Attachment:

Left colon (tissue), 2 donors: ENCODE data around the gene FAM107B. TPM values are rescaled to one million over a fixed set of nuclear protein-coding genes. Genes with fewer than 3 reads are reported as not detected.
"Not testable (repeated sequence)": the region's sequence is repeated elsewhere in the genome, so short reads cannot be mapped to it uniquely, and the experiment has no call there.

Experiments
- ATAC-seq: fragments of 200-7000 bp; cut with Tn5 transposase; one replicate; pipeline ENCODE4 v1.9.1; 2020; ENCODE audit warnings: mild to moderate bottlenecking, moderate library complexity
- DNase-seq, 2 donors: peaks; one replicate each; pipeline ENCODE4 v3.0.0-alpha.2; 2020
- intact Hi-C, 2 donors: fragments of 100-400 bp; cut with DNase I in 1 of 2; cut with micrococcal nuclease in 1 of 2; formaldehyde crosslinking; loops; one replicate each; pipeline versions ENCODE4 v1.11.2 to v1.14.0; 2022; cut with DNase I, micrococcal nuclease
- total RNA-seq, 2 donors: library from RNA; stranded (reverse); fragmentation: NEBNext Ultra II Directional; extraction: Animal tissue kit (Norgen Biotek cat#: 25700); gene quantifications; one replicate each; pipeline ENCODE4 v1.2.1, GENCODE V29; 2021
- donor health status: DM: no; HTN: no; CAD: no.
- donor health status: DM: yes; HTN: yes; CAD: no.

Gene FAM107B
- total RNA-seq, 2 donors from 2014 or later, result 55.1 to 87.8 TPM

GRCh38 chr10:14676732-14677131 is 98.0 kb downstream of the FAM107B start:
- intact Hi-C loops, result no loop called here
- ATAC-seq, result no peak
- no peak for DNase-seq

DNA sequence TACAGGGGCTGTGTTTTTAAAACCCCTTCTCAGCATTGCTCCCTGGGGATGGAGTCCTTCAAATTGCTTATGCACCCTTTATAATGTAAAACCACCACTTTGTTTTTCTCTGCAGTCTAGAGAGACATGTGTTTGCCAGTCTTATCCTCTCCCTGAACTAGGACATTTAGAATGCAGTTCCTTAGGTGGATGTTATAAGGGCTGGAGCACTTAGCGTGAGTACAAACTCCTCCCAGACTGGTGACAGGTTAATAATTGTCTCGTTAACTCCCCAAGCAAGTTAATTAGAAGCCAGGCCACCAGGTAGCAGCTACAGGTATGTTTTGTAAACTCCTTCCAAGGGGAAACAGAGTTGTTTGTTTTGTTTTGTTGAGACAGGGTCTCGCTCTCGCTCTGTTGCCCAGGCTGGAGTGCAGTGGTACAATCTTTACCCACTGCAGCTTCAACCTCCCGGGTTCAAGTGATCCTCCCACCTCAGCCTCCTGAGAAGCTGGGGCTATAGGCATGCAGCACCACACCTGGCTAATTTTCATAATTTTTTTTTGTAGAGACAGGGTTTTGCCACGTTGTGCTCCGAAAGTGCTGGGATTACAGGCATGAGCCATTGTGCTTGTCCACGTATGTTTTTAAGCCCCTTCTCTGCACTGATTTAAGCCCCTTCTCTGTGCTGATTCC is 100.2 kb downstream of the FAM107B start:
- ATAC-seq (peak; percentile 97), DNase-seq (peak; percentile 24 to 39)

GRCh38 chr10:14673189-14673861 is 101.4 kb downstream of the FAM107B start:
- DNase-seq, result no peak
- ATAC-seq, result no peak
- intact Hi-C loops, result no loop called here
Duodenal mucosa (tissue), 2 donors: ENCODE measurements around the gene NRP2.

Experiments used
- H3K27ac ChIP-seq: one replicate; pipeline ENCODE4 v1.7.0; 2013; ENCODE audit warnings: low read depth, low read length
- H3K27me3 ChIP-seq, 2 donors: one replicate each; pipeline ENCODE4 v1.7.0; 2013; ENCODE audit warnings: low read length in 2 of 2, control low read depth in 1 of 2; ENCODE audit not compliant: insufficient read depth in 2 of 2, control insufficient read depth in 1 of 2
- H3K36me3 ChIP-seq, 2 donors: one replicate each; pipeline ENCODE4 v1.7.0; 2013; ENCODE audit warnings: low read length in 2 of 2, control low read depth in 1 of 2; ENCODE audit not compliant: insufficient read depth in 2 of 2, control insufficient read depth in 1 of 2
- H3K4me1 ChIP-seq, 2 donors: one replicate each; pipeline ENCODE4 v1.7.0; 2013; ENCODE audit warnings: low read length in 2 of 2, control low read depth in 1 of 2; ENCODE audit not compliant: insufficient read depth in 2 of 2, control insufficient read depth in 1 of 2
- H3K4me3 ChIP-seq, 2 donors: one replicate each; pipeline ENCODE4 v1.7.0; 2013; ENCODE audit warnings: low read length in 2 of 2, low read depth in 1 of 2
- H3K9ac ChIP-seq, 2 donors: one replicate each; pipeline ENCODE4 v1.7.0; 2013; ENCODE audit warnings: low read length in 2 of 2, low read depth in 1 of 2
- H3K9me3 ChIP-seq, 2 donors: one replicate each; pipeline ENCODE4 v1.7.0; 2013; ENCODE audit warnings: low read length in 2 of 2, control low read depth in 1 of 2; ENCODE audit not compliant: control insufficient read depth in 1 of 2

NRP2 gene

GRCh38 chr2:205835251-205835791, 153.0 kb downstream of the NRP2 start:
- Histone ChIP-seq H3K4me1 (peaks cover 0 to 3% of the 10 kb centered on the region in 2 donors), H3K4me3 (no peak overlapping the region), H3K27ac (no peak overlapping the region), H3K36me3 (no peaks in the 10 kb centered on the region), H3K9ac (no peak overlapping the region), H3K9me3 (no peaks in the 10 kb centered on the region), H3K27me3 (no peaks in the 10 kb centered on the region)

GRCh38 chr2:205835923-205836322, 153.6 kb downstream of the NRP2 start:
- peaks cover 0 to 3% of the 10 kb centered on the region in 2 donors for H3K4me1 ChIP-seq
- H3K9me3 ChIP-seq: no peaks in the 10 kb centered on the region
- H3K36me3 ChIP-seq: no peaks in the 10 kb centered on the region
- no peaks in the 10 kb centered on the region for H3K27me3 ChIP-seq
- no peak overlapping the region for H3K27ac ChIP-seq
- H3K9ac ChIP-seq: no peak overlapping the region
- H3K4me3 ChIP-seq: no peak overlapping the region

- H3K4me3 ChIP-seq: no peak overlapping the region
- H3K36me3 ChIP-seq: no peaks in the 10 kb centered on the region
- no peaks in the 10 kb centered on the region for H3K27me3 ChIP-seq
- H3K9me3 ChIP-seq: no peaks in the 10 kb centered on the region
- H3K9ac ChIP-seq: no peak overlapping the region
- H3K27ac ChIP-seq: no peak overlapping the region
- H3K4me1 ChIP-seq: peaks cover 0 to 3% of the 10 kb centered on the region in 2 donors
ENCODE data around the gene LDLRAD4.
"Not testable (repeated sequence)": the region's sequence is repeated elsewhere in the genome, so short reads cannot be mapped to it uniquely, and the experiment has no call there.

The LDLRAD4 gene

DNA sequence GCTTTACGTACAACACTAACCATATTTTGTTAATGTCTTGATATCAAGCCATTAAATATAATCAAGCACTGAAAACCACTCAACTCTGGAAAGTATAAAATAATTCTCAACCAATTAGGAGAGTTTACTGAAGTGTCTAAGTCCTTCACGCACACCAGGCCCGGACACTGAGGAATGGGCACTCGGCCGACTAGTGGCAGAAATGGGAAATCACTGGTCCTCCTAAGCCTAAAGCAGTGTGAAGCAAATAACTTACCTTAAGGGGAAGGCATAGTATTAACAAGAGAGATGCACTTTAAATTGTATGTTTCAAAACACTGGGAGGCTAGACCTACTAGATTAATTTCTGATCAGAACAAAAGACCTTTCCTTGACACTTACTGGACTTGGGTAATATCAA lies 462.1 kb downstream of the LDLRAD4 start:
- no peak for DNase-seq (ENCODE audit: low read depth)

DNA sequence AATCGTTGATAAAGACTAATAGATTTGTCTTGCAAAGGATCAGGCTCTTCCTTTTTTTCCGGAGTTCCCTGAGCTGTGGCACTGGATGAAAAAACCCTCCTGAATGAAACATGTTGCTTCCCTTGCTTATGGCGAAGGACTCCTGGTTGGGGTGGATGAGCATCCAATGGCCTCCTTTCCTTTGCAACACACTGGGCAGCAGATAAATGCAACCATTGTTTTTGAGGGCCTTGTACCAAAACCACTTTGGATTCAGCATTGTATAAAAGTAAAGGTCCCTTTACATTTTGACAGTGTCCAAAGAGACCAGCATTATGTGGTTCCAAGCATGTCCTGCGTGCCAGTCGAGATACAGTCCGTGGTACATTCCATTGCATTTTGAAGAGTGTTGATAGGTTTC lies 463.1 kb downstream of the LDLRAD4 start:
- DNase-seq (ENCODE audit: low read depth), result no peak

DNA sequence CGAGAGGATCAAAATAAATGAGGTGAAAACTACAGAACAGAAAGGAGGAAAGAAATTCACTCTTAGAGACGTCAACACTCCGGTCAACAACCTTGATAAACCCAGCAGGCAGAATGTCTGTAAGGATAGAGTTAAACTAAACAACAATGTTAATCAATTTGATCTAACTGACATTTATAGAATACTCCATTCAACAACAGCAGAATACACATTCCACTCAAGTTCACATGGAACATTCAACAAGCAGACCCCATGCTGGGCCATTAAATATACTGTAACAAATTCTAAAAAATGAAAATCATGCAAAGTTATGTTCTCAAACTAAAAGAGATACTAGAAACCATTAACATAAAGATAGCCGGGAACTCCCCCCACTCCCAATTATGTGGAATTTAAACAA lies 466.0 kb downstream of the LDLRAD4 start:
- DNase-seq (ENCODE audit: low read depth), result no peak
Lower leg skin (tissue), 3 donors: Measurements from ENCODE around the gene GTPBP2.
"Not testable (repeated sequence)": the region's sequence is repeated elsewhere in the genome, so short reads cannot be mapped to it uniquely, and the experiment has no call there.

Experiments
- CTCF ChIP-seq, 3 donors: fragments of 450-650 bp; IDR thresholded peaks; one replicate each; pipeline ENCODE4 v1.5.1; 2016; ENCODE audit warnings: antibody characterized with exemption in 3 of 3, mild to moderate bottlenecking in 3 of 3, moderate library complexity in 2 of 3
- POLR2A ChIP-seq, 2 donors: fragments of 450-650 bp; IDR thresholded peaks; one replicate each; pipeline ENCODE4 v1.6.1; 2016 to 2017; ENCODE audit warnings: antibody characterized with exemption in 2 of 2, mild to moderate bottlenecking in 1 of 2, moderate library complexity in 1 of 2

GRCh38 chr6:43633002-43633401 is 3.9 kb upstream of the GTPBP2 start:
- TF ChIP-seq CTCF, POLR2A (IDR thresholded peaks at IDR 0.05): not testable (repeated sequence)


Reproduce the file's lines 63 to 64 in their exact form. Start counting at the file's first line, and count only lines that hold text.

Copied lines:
GRCh38 chr6:43633002-43633401 is 3.9 kb upstream of the GTPBP2 start:
- TF ChIP-seq CTCF, POLR2A (IDR thresholded peaks at IDR 0.05): not testable (repeated sequence)